Findings from a trio of clinical trials suggest that fasting blood sugar and fasting insulin levels — two types of “biomarkers” — can be used to customize weight loss diets for people with pre-diabetes and type 2 diabetes, according to a news release from the University of Copenhagen.
The release doesn’t say how effective the biomarkers, which like surrogate markers are representative stand-ins for actual health outcomes, were in predicting and bringing about weight loss. (Read our explainer on the downsides of surrogate markers here.) The release would have been greatly improved had it included some numbers available from the published report which explained the benefits, provided some cost considerations for this type of personalized treatment, and included information on study funders and potential conflicts of interest.
Diabetes is the seventh leading cause of death in the United States, according to the Centers for Disease Control and Prevention. A tailored program to help people with diabetes reach weight loss goals more efficiently could be helpful.
The release gives no indication of how expensive it would be for the average person to use these markers for customizing their weight loss program. There is no mention of how much the testing would cost, (and of importance to US audiences, whether insurance would cover the expense), how often patients would need to be tested in order to ensure efficient weight loss, and what fees would be charged by doctors and dietitians to interpret the results and guide the weight loss effort.
Since the main claim being made is the value of using biomarkers to personalize a weight loss plan the release should have included some basic facts about how much weight study volunteers lost by following a personalized eating plan. How did their weight loss compare to others not on the personalized plan?
The release included some specifics about the meal plans studied. “The findings suggest that for most people with prediabetes, a diet rich with vegetables fruits and whole grains should be recommended for weight loss and could potentially improve diabetes markers. For people with type 2 diabetes, the analysis found that a diet rich in healthy fats from plant sources would be effective for achieving weight loss. These diets could also be effective independent of caloric restriction.” We’d like to see some numbers attached to these claims.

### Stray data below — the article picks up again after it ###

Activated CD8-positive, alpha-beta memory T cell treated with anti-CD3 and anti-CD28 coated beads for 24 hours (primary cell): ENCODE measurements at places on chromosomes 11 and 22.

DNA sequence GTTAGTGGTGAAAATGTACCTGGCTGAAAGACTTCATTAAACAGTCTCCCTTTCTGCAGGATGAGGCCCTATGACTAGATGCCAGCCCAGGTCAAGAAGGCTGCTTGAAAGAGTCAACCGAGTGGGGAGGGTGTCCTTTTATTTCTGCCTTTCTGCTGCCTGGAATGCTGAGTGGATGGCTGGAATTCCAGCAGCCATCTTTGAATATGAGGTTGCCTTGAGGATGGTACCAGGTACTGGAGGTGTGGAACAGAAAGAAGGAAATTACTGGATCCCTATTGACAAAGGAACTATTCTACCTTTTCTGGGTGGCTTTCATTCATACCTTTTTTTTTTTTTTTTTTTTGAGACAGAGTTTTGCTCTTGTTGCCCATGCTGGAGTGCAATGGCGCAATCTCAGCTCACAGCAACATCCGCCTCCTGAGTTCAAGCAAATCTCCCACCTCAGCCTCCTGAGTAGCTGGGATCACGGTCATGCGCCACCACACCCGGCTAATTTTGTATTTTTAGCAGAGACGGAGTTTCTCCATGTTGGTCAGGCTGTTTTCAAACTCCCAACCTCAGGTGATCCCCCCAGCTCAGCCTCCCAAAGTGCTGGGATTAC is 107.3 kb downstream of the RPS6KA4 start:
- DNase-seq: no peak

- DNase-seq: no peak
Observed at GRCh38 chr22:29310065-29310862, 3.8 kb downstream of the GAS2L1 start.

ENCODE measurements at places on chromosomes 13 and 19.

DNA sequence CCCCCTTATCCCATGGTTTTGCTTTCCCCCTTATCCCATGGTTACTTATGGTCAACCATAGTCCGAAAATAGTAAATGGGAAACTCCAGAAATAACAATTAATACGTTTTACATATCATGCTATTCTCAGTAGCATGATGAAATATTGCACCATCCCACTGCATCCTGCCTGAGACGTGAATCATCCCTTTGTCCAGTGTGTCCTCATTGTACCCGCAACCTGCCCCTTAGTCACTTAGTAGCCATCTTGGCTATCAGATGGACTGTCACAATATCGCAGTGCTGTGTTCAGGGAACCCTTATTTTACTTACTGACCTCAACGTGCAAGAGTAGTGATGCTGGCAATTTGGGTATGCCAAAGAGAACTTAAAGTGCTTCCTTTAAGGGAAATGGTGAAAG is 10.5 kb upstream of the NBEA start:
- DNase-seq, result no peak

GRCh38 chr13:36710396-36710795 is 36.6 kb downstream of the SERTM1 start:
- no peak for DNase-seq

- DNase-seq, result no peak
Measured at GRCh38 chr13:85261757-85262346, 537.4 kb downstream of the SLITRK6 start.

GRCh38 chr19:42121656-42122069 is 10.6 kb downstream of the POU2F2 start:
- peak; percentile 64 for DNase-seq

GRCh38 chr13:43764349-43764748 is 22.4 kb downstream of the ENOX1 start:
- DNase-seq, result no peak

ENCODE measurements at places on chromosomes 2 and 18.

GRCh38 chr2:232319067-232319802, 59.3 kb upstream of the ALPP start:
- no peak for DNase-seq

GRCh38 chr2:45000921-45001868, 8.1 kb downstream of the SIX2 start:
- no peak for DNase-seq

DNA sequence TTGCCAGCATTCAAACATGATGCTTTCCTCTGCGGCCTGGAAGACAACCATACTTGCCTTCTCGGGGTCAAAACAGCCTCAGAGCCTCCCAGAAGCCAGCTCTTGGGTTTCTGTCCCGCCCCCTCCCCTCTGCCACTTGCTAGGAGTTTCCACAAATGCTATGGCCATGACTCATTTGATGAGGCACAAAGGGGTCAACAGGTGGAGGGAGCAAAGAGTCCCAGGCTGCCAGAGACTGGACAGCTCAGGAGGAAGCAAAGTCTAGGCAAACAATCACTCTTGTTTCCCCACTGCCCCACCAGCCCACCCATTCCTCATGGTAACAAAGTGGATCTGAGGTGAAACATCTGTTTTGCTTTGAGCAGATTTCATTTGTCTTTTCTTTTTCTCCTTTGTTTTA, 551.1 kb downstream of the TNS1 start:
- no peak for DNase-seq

It seems unlikely that personalizing a weight loss plan could cause significant harm. The most tangible downside is likely to be time and money wasted on a plan that might not be more effective than standard dietary advice. Still, a small risk of complications resulting from repeated blood draws or finger sticks is possible since glucose and insulin concentrations are measured from blood samples.
The release tells readers these findings are from three randomized clinical trials, and that the combined sample included more than 1,200 people. It doesn’t give any details, however, about what treatment the control groups received, how long the clinical trials lasted, or any demographic description of participants. There is also no mention of the fact that these three clinical trials were conducted using very different methods with different interventions, which should warrant caution when lumping all study participants into one big group.
All of this information is provided in the published study and it’s unfortunate the release did not likewise include some of these facts to help readers assess the value of biomarkers in diet planning.
No disease mongering is evident in this release.
The release does not state the funder of the research. A deeper dive into the full-text publication of the research revealed that the study was funded by Gelesis Inc., a biotechnology company working to develop therapies to induce weight loss and improve glycemic control in overweight and obese patients.
The release notes that the researchers are looking at other types of biomarkers, including gut microbiota, and at “genomics approaches” that might aid in creating personalized diet plans.
The two biomarkers are said to be a simple alternative to other means of customizing dietary plans for persons with pre-diabetes or type 2 diabetes.
How do you know what kind of diet you’re supposed to eat based on your biomarker profile? Presumably you’re prescribed a diet and told what to eat. But if you’re a consumer, how do you know what that diet is? In other words, how do you benefit from this? Is someone selling personalized nutrition recommendations based on these biomarkers?
The idea that vegetables, fruits, whole grains, and healthy fats should be recommended for weight loss is hardly new. And yet the release frames these results as “potentially [leading] to a breakthrough in personalized nutrition.” We’d need more proof of tangible benefits before agreeing with that characterization.
Calling the findings a “breakthrough in personalized nutrition” seems unjustified given we’re provided no results.